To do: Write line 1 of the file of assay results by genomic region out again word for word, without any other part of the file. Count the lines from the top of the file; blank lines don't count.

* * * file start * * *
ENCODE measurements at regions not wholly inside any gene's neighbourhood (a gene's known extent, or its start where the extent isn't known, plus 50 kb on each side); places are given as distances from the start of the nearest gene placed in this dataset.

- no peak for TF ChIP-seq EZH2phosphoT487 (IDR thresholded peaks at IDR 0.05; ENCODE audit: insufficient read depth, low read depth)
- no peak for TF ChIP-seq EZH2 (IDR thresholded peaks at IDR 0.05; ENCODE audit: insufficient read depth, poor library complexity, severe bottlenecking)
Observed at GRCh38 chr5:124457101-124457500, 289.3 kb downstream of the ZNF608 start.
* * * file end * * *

ENCODE measurements at regions not wholly inside any gene's neighbourhood (a gene's known extent, or its start where the extent isn't known, plus 50 kb on each side); places are given as distances from the start of the nearest gene placed in this dataset.